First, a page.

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This Week's Editorial
Kid Tested, Uncle Approved PDF Print E-mail
Written by Lincoln L. Hayes   

Anastasia (1997)

Many people think “All Dogs Go to Heaven” is a Disney movie. Same with “The Secret of Nimh.” Well, they’re not. They’re actually from the animation studio of Don Bluth, who did work for Disney for a time (“Robin Hood” and “The Rescuers” were two films he worked on), but Bluth’s films are in a league of their own.

The animation is crisp and real, often blending computer animation with old-school, hand-drawn cells. This is further illustrated (pardon the pun) in his 1997 film “Anastasia.”

Anastasia (voiced by Meg Ryan) is the daughter and grand duchess of the Russian Tsar Nicholas II. The tsar is hosting a ball for Russia’s tricentennial that is suddenly interrupted by his former adviser and sorcerer Grigori Rasputin (Christopher Lloyd), whom the tsar banished for treason.

To exact his revenge, Rasputin sells his soul (yikes) and places a curse on the Romanov family, which also sparks the Russian Revolution. The Romanovs are killed, but Anastasia and her grandmother, the Dowager Empresses Marie (Angela Lansbury) are able to escape thanks to help from a kitchen boy named Dimitri (John Cusack).

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Holyoke Enterprise February 4, 2016

It's the Pitts PDF Print E-mail
Written by Lee Pitts   

The Blue Book

My first experience in commercial agriculture was as a 6-year-old sharecropper when I turned one of my mom’s tiny flower beds into a radish ranch.

My cash crop consisted of two rows planted way too close together, and I waited impatiently for the first green sign that my crop would not fail. I can remember to this day the pride I took in harvesting my first radish. Despite the fact that no one in my family liked radishes, they raved about mine. It’s a huge concept for a little kid to wrap his head around, producing something that is a necessity of life. (Not radishes, but food in general.) From that time forward, I knew that my life’s work would be in agriculture.

When I was in the fifth grade, we moved to a 100-year-old house on an acre of ground on the outskirts of town. Over the next dozen years, I grew every crop imaginable, trying to find one that would make money.

I was passing time until high school when I could finally become a Future Farmer of America and proudly wear the blue and gold. My wife and I have moved nearly a dozen times in our 41 years of marriage, and every time I brought along my old FFA jackets and my four California Farm Account Books.

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Holyoke Enterprise February 4, 2016

Investor Guide PDF Print E-mail
Written by Dr. Harold Wong   

What can we learn from Warren Buffett in 2016?

Warren Buffett is considered the best stock market investor of the last 50 years. His Berkshire Hathaway is a holding company that owns over 80 businesses. In addition, Berkshire has a portfolio of public securities that was valued at $110.3 billion, down 6.1 percent from year-end 2014.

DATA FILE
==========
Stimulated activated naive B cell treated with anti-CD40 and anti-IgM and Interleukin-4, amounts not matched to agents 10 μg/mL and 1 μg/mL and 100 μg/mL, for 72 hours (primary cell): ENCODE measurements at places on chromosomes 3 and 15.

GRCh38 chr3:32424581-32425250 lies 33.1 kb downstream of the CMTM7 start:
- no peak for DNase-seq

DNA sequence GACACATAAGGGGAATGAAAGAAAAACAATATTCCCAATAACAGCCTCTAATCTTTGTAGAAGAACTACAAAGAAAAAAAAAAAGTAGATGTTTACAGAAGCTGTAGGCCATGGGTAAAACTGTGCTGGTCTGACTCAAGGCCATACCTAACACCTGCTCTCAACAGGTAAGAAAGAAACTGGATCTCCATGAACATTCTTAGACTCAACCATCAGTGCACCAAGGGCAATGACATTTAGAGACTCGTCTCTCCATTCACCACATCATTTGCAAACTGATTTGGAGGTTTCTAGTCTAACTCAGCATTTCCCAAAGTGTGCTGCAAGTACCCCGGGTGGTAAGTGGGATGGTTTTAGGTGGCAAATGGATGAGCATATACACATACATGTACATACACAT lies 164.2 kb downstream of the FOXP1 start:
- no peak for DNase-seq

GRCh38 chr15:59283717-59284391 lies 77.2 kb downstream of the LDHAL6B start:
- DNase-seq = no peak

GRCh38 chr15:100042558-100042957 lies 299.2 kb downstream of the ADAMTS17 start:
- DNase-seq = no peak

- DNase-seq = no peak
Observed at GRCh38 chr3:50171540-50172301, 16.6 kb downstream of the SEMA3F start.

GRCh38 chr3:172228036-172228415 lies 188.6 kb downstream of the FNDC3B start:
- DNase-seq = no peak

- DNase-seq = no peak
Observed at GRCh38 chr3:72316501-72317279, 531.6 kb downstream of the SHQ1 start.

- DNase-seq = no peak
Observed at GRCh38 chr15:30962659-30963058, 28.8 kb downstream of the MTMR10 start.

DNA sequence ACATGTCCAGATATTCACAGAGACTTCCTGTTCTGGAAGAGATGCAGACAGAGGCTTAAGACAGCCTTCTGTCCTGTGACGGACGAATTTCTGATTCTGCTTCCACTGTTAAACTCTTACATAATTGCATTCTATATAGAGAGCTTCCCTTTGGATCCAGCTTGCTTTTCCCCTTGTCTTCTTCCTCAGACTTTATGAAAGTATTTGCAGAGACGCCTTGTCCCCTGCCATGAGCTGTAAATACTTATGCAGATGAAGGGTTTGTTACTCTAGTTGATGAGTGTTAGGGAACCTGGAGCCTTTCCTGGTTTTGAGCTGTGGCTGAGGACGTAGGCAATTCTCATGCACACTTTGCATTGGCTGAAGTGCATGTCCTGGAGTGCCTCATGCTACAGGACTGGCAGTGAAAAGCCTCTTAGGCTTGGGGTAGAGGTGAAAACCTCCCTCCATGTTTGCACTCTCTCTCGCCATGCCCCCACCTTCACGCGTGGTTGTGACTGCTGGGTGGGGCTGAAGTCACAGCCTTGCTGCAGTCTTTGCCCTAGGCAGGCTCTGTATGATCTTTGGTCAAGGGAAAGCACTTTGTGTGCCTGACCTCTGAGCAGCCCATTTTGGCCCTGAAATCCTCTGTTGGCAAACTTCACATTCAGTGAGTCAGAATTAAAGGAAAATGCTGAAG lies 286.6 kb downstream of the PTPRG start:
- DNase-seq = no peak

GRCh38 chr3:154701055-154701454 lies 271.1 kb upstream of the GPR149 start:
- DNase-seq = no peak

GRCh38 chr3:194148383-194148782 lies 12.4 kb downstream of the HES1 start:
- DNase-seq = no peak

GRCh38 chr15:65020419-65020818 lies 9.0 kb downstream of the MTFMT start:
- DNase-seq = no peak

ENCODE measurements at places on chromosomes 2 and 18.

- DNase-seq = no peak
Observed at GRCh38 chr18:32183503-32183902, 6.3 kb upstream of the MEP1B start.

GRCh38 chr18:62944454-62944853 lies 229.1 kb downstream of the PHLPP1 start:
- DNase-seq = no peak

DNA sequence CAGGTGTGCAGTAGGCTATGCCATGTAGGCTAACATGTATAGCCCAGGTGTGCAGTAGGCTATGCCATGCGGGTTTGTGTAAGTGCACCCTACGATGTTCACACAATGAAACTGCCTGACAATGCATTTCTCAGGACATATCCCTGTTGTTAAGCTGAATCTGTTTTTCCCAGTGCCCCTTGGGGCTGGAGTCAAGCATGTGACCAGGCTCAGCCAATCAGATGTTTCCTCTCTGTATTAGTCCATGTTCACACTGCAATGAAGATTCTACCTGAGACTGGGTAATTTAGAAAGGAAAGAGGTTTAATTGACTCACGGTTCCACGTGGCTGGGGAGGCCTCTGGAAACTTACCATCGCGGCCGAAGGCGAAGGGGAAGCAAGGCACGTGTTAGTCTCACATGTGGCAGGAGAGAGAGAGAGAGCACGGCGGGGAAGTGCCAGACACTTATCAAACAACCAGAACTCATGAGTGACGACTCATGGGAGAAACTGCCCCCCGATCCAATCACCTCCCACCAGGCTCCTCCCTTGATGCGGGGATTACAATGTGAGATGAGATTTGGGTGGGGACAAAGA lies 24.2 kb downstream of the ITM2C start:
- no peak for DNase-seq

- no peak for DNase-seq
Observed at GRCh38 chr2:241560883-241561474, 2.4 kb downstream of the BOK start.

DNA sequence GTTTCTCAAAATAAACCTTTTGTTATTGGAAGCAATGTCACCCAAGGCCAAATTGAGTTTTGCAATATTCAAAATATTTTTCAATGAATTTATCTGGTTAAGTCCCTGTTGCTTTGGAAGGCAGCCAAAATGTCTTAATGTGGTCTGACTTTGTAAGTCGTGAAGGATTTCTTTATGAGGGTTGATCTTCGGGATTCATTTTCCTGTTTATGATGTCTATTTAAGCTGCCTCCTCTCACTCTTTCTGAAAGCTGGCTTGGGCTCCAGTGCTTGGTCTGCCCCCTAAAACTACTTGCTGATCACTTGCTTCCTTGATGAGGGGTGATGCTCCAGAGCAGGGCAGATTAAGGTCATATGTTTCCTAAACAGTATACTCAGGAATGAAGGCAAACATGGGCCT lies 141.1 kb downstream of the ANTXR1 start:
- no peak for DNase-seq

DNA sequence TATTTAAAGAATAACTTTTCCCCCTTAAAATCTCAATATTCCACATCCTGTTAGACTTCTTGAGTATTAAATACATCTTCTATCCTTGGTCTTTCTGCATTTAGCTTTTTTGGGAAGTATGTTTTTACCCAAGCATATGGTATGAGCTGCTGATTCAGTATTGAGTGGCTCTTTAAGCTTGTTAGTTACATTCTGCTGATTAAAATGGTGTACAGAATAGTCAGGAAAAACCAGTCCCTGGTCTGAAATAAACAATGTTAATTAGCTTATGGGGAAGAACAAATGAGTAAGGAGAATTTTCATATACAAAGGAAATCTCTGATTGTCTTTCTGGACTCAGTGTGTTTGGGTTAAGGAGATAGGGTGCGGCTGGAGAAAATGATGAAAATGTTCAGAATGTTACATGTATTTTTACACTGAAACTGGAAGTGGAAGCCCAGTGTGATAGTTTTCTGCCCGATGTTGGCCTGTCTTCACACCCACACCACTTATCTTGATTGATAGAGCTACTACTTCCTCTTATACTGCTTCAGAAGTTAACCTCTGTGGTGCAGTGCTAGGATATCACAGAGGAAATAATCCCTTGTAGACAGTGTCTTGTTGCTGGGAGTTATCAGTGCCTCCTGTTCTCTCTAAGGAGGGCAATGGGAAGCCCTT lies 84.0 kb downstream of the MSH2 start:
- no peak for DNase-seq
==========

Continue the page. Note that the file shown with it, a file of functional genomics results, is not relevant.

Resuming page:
“Unlike the year 2014 when the stock gained 27.8 percent, Berkshire struggled to post positive gains in 2015. In fact, Berkshire lost 11.5 percent last year compared to a decline of 0.7 percent for the S&P 500 index.” (Source: Buffett Fans Take Note: “5 Stocks That Crushed Berkshire Hathaway in 2015,” 1-5-2016 Zacks Equity Research.)

However, Buffett does not lose any sleep. One of his many sayings is, “Don’t own a stock for 10 minutes if you were not willing to own it for 10 years. My favorite holding period is forever.” The average investor would be very concerned about losing 11.5 percent of one’s life savings; Buffett isn’t.

Live frugally, and you will be able to save.

For about 30 years, Buffett has not raised his annual $100,000 salary by one penny. However, his income was an estimated $62,855,038 in 2015, mostly from dividends spun off from his own personal holdings. (Source: “Special Report: How Warren Buffett Survives on $1,923.09 a Week,” 2016 Outsider Club.)

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Editor’s note: Contact Dr. Harold Wong at 480-706-0177 or This e-mail address is being protected from spambots. You need JavaScript enabled to view it .

Holyoke Enterprise February 4, 2016

Trooper Tips PDF Print E-mail
Written by Trooper Connor Aydt   

There have been snow storms, icy mornings and winds that could knock us off of our feet. We have made it through the holiday season and have a good chunk of the winter behind us. Don’t let the Colorado winter fool you. I am sure that there is still more winter headed our way.

By now we are getting to be pros at dealing with whatever is thrown our way. With that being said, I have a few tips that can get us all through the last part of this cold winter.

First thing that I would recommend is if you are planning a road trip, always let someone know your travel plans, such as where you are leaving from, where you are headed to, the time you are expected to arrive and the route you are going to take. That way, if something unexpected happens, they will have an idea of where you could be and notify law enforcement to track you down and make sure you are safe and sound.

Second thing that I would recommend for anyone who is going to be traveling in some of these treacherous weather conditions is to always be prepared! What I mean by that is to make sure you have extra supplies in your vehicle during these times. It is better to have it and not need it, than need it and not have it.

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Holyoke Enterprise February 4, 2016